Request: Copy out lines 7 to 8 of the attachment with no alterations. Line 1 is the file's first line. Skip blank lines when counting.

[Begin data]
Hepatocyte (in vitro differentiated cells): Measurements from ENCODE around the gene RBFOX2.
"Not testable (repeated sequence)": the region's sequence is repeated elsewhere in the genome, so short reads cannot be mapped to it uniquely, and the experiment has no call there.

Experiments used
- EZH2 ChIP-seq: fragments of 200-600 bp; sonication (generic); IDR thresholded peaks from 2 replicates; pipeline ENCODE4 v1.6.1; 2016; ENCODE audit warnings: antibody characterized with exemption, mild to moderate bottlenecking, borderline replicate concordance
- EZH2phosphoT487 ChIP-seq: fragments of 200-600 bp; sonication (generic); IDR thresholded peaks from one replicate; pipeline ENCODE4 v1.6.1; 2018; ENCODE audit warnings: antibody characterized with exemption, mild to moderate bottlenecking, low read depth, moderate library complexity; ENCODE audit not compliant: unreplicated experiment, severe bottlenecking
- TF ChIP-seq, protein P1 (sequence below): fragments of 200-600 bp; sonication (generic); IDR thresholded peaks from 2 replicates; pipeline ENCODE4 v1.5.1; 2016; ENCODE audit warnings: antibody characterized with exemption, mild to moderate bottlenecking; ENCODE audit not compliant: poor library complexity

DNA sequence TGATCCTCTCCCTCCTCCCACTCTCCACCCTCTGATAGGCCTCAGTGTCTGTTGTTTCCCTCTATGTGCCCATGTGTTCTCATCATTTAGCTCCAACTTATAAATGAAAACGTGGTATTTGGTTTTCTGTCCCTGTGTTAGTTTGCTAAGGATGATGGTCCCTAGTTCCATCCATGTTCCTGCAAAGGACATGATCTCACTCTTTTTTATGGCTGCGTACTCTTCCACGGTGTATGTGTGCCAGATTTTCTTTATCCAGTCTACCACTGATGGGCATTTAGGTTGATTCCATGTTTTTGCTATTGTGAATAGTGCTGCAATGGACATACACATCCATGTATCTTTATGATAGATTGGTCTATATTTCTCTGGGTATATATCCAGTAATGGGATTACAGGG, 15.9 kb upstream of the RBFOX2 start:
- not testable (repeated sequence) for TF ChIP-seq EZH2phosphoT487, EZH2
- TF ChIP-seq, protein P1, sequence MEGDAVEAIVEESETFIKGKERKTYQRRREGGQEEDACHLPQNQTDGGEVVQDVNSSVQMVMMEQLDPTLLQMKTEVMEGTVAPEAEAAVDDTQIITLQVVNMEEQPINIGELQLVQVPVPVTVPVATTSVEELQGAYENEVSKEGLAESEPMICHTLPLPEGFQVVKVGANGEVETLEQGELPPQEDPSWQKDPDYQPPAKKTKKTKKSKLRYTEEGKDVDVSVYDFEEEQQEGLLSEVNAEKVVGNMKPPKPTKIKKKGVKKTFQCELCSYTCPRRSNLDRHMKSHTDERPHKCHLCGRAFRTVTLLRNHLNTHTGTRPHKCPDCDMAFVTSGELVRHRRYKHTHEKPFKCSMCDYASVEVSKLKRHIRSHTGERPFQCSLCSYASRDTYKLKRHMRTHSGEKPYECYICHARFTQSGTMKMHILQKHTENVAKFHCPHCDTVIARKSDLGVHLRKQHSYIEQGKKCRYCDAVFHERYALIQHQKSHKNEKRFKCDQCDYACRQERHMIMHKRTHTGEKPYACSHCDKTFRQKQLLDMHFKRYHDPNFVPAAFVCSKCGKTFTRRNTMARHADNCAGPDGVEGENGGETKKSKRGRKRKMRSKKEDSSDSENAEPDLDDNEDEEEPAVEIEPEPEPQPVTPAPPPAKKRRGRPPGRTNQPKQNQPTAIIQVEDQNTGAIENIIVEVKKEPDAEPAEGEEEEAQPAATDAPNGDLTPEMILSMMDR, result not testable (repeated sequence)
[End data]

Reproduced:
DNA sequence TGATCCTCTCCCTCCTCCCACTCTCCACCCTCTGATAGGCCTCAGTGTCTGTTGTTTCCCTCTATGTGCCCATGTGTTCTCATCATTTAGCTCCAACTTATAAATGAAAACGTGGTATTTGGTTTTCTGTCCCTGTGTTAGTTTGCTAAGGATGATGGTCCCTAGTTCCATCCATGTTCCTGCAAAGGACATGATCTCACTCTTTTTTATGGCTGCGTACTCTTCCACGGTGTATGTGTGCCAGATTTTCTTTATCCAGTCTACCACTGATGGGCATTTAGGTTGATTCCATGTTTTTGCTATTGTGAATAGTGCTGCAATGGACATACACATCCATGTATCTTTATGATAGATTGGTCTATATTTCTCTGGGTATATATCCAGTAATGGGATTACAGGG, 15.9 kb upstream of the RBFOX2 start:
- not testable (repeated sequence) for TF ChIP-seq EZH2phosphoT487, EZH2